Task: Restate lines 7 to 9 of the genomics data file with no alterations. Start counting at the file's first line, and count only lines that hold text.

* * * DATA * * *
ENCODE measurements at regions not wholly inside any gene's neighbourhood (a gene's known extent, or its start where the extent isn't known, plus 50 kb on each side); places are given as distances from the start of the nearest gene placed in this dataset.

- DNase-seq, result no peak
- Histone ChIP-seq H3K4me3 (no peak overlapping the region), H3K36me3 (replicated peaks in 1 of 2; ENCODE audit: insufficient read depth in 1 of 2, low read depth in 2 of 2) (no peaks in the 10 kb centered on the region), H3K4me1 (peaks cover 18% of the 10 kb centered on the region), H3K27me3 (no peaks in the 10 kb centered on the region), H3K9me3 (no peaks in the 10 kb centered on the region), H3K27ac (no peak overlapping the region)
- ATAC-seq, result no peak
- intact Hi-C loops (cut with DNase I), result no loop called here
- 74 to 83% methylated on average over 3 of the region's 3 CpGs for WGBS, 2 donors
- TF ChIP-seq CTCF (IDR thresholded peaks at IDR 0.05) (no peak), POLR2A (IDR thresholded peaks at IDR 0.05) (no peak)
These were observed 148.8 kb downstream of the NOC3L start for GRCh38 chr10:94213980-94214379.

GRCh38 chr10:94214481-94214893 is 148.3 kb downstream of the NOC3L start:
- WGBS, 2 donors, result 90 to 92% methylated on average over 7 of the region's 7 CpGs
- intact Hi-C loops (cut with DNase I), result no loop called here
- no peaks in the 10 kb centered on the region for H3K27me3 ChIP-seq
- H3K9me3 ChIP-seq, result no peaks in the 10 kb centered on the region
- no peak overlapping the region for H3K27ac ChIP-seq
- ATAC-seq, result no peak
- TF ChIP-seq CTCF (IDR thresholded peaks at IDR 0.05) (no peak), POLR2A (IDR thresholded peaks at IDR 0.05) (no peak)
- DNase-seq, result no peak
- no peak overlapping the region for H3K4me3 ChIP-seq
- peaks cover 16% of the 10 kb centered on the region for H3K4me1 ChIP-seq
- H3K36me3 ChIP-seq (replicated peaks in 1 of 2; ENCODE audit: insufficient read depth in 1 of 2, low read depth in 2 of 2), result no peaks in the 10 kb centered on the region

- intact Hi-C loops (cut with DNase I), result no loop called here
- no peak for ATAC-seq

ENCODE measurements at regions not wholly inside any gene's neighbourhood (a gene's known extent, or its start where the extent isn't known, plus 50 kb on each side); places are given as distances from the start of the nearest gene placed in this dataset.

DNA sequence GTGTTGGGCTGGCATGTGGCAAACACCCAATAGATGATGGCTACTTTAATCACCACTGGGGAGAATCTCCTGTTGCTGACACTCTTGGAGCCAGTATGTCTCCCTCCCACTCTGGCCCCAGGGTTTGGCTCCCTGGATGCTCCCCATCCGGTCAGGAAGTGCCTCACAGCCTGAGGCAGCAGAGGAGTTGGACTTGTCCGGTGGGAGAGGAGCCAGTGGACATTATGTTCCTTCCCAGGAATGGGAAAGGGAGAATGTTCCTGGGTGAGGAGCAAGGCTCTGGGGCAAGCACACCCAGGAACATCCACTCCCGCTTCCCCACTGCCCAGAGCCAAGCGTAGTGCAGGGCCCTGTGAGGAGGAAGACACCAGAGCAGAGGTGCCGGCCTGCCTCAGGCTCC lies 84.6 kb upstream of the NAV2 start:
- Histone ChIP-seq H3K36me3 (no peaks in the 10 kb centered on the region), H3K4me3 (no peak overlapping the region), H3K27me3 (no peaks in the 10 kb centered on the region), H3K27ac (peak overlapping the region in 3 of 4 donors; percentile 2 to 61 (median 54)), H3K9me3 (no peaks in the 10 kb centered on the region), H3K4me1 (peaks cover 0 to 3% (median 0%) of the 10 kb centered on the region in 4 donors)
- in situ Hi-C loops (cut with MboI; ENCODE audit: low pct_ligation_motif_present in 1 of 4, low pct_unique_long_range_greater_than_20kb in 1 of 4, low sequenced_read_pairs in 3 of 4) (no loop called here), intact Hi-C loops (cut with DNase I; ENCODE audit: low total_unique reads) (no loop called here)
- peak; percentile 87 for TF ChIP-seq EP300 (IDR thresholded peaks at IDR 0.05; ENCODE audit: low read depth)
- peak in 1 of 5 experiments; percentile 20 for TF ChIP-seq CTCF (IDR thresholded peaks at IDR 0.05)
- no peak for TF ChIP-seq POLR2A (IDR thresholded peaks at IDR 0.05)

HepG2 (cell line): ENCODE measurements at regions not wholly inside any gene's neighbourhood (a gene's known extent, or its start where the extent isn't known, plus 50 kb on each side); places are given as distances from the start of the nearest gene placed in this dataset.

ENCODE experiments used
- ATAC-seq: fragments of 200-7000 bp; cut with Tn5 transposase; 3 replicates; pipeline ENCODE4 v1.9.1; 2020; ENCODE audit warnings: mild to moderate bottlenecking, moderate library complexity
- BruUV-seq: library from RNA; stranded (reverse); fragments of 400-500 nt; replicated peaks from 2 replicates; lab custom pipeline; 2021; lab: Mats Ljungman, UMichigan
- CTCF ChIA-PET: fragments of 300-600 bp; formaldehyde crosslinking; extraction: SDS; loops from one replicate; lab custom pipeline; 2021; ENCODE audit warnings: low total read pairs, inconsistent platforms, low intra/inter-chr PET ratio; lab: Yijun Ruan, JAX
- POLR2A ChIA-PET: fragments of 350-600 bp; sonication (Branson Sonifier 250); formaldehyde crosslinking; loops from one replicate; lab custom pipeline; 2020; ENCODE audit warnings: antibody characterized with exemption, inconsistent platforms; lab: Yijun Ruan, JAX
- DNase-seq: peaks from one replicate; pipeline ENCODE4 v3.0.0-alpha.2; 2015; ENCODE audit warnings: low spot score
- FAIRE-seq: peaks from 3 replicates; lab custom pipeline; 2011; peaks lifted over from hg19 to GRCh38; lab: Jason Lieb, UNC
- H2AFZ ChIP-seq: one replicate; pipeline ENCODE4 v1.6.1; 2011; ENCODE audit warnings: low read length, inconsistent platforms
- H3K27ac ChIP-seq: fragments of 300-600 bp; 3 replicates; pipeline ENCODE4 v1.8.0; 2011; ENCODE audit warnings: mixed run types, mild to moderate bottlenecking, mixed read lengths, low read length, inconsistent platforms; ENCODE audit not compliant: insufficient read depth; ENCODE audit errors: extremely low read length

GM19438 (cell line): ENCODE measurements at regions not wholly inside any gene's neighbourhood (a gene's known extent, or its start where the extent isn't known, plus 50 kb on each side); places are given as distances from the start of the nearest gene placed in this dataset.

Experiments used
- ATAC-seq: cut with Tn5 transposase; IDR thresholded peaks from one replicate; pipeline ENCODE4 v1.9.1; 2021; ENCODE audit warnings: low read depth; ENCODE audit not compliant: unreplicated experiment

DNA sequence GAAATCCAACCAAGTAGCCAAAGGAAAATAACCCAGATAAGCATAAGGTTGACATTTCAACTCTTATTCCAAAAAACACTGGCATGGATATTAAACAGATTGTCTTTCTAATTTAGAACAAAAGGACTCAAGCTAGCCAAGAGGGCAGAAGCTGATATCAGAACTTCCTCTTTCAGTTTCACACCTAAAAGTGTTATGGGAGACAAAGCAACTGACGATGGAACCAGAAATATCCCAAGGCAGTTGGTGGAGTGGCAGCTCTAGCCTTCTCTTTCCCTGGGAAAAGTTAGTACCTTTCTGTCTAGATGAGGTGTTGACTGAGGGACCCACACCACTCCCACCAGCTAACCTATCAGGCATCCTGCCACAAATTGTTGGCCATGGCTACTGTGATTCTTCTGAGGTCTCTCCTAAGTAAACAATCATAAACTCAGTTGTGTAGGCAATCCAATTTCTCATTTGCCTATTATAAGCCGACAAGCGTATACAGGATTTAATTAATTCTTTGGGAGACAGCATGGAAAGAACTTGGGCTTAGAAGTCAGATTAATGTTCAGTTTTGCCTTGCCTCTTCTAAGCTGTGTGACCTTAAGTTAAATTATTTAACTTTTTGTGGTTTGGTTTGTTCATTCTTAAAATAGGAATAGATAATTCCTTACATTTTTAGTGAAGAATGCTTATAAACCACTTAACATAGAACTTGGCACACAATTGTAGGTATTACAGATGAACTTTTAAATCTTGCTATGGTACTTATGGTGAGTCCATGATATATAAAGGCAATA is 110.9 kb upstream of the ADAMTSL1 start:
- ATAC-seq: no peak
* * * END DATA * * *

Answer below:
- TF ChIP-seq CTCF (IDR thresholded peaks at IDR 0.05) (no peak), POLR2A (IDR thresholded peaks at IDR 0.05) (no peak)
These were observed 148.8 kb downstream of the NOC3L start for GRCh38 chr10:94213980-94214379.

GRCh38 chr10:94214481-94214893 is 148.3 kb downstream of the NOC3L start: